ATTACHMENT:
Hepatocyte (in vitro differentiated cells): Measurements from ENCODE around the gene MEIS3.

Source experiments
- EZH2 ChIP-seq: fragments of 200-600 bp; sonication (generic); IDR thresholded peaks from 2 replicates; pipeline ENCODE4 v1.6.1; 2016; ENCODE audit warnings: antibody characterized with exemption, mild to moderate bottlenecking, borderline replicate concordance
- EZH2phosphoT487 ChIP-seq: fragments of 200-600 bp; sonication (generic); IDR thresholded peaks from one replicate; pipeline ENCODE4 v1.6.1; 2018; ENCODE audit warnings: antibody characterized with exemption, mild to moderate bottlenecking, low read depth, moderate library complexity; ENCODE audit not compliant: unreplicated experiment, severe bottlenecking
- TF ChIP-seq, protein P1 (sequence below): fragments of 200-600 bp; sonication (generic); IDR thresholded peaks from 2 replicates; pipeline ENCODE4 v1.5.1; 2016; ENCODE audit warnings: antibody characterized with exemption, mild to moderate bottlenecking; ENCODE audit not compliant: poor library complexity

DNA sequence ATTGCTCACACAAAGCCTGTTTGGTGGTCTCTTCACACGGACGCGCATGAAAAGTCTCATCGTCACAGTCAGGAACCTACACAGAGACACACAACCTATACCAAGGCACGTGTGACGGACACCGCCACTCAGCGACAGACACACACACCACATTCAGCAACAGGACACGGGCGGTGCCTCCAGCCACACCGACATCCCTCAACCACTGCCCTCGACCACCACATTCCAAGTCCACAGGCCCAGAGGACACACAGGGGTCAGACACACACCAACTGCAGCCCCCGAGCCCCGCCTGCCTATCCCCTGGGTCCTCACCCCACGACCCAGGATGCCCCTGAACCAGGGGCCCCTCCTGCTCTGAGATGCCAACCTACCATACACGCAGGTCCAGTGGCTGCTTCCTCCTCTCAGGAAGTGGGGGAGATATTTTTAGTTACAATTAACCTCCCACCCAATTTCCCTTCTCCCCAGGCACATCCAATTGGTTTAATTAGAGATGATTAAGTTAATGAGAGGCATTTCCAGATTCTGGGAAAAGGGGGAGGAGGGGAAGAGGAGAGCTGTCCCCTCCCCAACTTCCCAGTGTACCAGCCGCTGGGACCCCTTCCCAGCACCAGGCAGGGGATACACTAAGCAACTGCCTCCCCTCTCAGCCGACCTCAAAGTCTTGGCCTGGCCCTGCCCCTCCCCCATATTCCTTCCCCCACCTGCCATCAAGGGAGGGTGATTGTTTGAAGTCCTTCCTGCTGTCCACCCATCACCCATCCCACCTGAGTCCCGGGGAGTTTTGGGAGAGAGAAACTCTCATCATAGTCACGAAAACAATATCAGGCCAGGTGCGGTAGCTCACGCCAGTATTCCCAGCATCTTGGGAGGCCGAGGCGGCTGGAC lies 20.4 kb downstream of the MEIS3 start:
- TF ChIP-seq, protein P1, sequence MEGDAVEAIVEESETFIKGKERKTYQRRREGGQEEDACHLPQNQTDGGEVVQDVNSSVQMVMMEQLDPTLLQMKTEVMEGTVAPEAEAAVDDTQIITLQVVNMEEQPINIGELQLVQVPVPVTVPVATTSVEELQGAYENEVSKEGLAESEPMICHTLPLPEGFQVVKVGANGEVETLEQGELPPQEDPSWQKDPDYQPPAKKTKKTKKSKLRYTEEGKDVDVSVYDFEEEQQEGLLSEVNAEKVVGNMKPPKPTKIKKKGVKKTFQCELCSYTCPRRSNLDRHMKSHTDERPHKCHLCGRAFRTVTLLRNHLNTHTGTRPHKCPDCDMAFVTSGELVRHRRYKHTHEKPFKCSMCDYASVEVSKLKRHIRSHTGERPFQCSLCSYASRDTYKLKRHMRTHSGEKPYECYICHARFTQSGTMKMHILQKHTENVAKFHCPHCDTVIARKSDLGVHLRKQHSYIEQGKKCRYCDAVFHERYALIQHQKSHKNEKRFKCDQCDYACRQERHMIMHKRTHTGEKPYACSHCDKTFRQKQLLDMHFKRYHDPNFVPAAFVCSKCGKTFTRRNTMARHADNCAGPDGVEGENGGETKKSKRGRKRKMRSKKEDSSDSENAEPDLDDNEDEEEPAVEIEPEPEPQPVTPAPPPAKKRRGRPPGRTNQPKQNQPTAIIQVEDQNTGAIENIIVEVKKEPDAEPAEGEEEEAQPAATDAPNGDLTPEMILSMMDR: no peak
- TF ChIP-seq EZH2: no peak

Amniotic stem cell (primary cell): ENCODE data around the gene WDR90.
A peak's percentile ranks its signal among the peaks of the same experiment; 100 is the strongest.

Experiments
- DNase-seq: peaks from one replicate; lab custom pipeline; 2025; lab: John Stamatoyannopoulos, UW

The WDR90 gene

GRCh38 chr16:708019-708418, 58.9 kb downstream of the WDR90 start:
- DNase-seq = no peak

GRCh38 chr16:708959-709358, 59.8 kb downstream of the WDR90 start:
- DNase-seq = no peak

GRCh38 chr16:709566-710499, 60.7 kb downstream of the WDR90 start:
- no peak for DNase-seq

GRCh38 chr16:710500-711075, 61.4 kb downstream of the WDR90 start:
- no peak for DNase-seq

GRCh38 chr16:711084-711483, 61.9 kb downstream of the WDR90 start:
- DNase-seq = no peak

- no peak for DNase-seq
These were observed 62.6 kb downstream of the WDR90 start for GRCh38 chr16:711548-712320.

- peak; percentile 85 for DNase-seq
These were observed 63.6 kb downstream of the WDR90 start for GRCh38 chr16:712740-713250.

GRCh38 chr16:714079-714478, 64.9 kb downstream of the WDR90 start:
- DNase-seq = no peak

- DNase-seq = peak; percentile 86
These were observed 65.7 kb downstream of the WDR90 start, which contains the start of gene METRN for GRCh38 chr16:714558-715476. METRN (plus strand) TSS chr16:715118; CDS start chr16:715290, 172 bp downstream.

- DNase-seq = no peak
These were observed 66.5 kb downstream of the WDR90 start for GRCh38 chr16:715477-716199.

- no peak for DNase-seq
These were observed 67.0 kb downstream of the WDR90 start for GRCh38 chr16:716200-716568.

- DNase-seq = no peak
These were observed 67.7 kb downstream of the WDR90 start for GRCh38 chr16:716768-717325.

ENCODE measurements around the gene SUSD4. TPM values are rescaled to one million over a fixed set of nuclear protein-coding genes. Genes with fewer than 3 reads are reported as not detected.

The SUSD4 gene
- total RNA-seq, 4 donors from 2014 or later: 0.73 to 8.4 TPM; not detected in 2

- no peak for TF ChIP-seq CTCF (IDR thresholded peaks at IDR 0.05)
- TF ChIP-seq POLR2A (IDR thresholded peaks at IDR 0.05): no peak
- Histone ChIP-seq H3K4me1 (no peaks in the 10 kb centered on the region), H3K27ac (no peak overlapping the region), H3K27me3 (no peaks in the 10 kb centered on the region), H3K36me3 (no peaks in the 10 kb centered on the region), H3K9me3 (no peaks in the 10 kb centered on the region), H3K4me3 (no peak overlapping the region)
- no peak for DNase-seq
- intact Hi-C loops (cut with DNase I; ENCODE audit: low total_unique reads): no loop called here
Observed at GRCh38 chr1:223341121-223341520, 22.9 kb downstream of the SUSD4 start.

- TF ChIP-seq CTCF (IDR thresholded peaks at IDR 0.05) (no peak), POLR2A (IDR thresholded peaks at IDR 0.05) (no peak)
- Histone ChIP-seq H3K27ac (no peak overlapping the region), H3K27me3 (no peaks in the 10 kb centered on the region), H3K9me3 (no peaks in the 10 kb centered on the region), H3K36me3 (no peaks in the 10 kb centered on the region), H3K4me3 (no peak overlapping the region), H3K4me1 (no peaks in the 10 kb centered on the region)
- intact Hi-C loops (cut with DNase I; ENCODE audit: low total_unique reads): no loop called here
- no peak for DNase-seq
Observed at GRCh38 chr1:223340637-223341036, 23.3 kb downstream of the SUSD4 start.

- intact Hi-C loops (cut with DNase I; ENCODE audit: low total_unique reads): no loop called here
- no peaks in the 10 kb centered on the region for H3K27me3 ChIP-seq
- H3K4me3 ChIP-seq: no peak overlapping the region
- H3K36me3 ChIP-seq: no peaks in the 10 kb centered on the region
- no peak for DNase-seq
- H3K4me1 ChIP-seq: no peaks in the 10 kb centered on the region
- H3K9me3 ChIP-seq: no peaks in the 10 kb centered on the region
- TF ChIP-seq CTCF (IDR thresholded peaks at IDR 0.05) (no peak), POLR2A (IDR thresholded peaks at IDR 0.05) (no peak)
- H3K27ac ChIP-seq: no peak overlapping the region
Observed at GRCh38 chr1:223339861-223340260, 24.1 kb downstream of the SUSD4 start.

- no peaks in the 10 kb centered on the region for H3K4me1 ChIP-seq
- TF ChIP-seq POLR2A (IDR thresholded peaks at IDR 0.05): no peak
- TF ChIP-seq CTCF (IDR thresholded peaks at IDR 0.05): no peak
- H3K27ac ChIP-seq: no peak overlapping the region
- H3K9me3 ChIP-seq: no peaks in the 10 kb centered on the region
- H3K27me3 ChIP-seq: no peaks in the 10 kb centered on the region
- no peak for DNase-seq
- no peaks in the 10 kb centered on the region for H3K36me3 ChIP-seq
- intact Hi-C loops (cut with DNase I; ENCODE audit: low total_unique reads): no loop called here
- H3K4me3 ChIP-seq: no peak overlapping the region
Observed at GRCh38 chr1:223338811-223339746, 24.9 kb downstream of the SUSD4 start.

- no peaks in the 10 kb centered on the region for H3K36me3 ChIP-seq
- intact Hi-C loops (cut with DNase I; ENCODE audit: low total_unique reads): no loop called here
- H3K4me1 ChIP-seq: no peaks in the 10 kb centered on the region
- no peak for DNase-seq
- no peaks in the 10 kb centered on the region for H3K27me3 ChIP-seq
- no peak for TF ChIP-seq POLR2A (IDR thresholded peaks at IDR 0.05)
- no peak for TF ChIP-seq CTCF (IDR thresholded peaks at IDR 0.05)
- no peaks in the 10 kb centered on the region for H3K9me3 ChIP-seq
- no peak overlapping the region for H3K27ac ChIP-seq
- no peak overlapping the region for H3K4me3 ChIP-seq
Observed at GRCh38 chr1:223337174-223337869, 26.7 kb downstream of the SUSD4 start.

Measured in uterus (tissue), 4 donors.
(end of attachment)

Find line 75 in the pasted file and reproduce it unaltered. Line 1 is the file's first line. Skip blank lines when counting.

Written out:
- H3K4me1 ChIP-seq: no peaks in the 10 kb centered on the region